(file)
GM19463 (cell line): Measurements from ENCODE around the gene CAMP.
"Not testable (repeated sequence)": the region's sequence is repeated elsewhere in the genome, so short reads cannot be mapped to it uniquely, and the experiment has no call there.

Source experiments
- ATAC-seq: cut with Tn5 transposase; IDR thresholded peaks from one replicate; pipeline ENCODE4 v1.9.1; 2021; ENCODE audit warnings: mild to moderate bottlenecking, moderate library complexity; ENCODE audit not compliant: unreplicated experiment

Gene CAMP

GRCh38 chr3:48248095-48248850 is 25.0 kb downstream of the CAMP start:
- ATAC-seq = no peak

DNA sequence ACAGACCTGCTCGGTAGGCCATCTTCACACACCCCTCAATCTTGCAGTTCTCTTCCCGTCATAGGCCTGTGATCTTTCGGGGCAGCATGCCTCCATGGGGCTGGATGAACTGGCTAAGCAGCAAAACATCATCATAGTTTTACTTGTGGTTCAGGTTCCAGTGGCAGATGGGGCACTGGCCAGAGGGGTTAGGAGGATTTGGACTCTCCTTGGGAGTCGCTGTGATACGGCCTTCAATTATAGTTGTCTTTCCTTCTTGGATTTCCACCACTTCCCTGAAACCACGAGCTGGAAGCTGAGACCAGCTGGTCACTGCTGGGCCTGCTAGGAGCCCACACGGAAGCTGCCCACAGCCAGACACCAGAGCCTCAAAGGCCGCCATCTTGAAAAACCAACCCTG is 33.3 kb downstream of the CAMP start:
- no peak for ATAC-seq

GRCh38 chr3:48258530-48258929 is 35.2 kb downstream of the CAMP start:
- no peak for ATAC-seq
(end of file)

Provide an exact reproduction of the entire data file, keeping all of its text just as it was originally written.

GM19463 (cell line): Measurements from ENCODE around the gene CAMP.
"Not testable (repeated sequence)": the region's sequence is repeated elsewhere in the genome, so short reads cannot be mapped to it uniquely, and the experiment has no call there.

Source experiments
- ATAC-seq: cut with Tn5 transposase; IDR thresholded peaks from one replicate; pipeline ENCODE4 v1.9.1; 2021; ENCODE audit warnings: mild to moderate bottlenecking, moderate library complexity; ENCODE audit not compliant: unreplicated experiment

Gene CAMP

GRCh38 chr3:48248095-48248850 is 25.0 kb downstream of the CAMP start:
- ATAC-seq = no peak

DNA sequence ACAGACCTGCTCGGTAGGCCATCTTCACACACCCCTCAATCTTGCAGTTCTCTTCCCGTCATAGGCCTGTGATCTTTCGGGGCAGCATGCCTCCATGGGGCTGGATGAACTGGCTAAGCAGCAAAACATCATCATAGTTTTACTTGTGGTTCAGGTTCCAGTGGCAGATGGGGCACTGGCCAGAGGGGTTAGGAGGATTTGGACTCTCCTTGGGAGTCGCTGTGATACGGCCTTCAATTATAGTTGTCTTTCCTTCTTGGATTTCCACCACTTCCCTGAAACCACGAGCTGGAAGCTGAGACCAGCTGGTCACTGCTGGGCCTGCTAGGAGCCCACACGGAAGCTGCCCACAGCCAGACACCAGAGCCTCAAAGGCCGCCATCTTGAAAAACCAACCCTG is 33.3 kb downstream of the CAMP start:
- no peak for ATAC-seq

GRCh38 chr3:48258530-48258929 is 35.2 kb downstream of the CAMP start:
- no peak for ATAC-seq